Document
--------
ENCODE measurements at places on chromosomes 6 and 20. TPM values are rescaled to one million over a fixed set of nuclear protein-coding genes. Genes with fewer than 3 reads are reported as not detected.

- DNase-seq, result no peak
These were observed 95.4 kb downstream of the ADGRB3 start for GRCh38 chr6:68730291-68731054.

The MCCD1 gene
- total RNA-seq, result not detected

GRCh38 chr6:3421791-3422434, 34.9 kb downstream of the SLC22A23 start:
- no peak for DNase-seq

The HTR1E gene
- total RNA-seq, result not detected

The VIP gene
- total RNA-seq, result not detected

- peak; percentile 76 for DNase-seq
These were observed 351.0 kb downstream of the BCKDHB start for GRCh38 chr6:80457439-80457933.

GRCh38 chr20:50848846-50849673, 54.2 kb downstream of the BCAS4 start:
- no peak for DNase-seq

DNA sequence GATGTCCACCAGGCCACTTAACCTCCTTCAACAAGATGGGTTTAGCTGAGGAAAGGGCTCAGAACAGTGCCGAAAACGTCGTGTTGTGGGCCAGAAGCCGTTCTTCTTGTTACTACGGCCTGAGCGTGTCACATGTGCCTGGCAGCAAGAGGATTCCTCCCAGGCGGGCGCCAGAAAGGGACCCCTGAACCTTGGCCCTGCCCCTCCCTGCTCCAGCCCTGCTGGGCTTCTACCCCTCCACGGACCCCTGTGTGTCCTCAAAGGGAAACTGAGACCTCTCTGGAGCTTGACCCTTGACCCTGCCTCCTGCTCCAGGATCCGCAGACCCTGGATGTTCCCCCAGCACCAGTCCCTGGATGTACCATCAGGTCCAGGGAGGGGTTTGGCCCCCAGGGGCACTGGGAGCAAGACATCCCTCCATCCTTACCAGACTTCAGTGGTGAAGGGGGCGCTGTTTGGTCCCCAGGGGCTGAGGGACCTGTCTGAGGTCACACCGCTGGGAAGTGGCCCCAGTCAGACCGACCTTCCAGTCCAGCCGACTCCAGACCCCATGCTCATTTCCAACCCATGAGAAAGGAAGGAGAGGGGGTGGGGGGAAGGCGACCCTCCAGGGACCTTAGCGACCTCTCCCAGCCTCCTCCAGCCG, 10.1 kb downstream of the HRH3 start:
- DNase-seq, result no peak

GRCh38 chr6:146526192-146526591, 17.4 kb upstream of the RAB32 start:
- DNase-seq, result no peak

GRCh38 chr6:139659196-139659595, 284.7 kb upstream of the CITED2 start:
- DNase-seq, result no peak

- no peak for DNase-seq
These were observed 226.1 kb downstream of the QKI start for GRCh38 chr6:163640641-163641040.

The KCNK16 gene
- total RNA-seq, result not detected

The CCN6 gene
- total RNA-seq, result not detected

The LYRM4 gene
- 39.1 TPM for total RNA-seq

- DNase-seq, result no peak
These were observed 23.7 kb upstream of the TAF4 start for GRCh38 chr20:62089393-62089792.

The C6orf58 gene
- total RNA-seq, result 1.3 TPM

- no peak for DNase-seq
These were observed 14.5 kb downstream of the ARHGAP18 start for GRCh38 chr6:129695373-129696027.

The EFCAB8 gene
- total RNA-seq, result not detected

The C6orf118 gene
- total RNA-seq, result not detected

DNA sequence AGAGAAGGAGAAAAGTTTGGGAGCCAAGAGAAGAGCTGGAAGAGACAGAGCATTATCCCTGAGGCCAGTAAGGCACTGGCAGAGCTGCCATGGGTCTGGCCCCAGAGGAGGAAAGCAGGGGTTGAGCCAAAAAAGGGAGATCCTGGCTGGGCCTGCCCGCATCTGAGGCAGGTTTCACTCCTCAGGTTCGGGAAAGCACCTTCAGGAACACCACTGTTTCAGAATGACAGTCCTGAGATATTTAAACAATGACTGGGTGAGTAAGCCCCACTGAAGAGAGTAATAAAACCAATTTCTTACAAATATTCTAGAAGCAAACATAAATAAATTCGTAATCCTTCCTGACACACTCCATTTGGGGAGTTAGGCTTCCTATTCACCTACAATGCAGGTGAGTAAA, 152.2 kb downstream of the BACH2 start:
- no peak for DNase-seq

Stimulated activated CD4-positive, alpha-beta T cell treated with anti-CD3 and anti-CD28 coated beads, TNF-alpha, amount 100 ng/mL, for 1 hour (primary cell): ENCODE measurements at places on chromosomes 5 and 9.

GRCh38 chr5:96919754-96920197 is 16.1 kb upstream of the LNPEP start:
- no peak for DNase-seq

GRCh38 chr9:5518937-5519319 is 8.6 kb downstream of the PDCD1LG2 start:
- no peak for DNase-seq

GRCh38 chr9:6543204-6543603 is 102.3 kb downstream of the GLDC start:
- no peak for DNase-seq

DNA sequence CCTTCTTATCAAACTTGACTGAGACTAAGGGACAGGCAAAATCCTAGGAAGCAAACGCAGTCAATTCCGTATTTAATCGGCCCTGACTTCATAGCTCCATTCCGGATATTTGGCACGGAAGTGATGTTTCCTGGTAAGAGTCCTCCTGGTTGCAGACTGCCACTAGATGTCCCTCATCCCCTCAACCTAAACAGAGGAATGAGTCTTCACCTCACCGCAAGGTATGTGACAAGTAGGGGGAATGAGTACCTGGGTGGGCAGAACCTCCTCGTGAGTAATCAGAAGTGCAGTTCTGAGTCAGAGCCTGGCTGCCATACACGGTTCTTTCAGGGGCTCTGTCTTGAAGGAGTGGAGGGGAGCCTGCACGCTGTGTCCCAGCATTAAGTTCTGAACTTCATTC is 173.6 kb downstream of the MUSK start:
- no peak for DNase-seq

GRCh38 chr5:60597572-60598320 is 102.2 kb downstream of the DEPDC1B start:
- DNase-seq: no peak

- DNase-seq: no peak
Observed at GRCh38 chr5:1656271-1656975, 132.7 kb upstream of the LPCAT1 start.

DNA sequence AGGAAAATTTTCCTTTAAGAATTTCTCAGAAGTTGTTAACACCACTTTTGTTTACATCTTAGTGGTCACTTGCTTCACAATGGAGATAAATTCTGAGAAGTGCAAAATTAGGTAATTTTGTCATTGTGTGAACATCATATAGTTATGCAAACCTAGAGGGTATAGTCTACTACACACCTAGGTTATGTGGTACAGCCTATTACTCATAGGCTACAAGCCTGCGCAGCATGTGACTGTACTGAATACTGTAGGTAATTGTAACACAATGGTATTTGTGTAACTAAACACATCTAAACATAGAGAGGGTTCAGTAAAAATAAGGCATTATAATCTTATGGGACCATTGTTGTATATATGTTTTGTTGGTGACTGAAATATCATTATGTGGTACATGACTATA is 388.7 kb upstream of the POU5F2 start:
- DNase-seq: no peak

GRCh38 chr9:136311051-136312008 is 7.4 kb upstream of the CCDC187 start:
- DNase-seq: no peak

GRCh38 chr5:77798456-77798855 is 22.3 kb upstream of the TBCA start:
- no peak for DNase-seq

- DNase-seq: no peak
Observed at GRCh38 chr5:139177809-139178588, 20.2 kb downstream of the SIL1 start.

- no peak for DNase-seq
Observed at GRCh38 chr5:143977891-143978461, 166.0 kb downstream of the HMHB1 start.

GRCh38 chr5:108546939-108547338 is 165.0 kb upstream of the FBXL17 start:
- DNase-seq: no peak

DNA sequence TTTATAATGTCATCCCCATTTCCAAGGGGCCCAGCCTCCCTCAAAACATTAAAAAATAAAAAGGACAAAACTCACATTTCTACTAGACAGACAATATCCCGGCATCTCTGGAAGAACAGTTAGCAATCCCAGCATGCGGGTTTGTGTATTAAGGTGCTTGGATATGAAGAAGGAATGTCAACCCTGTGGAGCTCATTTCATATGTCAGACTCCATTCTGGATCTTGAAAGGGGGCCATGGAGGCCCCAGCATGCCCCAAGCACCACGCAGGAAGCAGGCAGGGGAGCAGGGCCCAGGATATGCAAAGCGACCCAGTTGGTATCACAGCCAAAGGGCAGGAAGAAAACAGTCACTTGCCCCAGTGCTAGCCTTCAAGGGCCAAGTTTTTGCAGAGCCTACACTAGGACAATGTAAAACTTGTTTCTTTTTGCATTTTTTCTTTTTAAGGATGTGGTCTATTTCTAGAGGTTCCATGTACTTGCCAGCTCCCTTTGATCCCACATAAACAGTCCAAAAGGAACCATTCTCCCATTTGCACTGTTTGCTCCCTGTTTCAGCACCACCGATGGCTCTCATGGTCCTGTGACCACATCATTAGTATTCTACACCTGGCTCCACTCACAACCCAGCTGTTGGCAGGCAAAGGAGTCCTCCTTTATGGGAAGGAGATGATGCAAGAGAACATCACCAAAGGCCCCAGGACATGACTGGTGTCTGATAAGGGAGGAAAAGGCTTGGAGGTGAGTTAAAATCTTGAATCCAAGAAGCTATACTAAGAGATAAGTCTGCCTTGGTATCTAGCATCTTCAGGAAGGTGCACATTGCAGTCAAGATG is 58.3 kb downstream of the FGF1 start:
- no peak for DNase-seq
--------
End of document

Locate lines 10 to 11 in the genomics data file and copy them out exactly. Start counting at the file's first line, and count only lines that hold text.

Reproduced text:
The VIP gene
- total RNA-seq, result not detected